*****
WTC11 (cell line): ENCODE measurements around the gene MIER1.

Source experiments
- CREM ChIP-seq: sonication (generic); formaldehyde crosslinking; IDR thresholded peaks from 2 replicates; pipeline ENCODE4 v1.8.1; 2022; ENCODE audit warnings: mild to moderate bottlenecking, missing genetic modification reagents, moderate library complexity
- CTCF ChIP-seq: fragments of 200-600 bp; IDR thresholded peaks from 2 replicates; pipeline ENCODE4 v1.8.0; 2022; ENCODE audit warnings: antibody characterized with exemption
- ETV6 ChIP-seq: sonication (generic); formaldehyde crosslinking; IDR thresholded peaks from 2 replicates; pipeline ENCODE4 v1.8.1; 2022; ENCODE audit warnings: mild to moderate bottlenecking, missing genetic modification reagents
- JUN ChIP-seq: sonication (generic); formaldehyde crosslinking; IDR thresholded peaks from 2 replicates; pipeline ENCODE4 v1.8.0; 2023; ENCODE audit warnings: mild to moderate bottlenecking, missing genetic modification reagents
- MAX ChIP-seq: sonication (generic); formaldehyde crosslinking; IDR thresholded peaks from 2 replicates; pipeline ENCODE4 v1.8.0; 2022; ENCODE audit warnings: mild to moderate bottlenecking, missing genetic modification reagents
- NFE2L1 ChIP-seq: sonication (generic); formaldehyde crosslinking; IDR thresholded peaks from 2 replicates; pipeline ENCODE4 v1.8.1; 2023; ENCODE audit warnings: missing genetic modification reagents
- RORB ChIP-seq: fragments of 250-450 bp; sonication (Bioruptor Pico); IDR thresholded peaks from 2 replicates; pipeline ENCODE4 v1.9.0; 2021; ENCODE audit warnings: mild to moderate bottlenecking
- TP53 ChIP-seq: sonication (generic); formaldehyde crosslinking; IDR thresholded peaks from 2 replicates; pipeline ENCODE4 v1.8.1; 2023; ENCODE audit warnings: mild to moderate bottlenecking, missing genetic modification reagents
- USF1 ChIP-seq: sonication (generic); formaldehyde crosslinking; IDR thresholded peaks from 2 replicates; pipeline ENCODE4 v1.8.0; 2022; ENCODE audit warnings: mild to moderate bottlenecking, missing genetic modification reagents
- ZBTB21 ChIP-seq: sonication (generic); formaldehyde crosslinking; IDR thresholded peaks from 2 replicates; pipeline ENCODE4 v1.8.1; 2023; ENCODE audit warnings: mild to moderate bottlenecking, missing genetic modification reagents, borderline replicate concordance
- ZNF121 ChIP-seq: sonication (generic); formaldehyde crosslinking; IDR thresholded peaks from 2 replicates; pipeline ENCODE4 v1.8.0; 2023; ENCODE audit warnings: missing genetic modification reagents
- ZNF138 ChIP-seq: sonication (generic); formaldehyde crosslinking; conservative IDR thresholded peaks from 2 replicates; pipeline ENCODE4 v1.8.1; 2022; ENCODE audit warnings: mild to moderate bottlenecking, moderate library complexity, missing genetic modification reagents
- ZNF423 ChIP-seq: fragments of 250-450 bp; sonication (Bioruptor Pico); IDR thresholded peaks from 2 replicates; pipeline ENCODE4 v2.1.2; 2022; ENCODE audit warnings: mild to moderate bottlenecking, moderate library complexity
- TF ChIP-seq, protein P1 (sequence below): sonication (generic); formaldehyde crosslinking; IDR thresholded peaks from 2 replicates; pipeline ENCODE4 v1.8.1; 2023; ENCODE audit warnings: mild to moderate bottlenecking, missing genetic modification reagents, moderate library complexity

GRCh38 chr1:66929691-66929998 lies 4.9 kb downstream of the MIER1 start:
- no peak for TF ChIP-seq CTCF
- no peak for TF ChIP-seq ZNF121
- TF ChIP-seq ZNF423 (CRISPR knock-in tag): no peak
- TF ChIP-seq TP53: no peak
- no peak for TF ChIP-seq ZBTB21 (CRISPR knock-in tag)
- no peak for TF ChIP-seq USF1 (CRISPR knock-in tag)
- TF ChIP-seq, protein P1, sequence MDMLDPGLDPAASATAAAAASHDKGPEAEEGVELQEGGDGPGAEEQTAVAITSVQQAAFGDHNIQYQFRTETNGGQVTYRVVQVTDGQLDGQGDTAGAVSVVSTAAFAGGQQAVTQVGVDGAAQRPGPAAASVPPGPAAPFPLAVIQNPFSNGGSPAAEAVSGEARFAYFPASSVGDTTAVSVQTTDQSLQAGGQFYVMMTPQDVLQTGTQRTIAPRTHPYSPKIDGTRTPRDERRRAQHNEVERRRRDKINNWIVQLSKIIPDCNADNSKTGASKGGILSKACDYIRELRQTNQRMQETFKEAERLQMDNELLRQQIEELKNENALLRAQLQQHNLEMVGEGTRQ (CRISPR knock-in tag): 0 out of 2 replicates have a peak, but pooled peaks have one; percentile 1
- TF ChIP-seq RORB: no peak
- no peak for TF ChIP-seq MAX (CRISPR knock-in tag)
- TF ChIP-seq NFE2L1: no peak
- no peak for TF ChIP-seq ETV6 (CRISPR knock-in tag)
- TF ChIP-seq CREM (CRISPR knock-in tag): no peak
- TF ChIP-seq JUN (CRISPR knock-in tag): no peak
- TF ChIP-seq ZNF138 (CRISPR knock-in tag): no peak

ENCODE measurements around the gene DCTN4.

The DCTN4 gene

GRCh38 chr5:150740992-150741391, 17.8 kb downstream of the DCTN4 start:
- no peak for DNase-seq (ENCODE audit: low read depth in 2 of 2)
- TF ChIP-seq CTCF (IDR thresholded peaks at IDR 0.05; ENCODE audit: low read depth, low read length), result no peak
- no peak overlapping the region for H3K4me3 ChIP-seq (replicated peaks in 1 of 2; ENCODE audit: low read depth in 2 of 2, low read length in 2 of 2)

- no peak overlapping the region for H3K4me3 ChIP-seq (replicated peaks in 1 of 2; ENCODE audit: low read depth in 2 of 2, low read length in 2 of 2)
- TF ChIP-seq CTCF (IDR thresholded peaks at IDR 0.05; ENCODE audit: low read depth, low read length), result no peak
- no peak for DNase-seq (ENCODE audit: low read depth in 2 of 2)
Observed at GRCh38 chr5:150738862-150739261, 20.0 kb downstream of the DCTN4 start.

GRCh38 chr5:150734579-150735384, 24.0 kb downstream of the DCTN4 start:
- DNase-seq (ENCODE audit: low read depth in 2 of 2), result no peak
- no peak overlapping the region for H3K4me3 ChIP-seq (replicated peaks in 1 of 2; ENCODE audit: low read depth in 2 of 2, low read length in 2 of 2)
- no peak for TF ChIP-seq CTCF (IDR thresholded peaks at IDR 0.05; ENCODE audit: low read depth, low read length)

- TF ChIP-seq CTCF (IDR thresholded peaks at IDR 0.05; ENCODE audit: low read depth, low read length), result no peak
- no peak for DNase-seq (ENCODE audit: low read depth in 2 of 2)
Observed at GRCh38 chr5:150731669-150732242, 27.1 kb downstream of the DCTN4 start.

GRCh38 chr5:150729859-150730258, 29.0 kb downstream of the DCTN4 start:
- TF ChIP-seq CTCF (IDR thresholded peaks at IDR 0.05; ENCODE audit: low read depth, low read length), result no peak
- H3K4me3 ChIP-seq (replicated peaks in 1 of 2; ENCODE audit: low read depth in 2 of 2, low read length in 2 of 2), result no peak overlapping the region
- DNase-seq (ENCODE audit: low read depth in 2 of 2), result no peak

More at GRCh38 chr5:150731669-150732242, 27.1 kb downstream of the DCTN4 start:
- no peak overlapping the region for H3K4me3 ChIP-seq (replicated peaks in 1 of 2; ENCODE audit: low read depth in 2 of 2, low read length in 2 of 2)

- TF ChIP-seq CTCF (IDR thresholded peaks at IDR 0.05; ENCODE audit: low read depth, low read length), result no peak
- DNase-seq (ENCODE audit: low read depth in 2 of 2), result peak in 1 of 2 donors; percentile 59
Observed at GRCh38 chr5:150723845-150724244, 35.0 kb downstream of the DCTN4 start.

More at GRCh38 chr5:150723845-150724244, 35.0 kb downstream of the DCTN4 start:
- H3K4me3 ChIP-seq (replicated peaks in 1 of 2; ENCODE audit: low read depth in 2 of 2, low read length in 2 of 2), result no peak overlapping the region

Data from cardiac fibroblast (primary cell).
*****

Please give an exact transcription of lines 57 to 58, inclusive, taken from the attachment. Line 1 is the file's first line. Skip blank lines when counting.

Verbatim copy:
Observed at GRCh38 chr5:150723845-150724244, 35.0 kb downstream of the DCTN4 start.

More at GRCh38 chr5:150723845-150724244, 35.0 kb downstream of the DCTN4 start: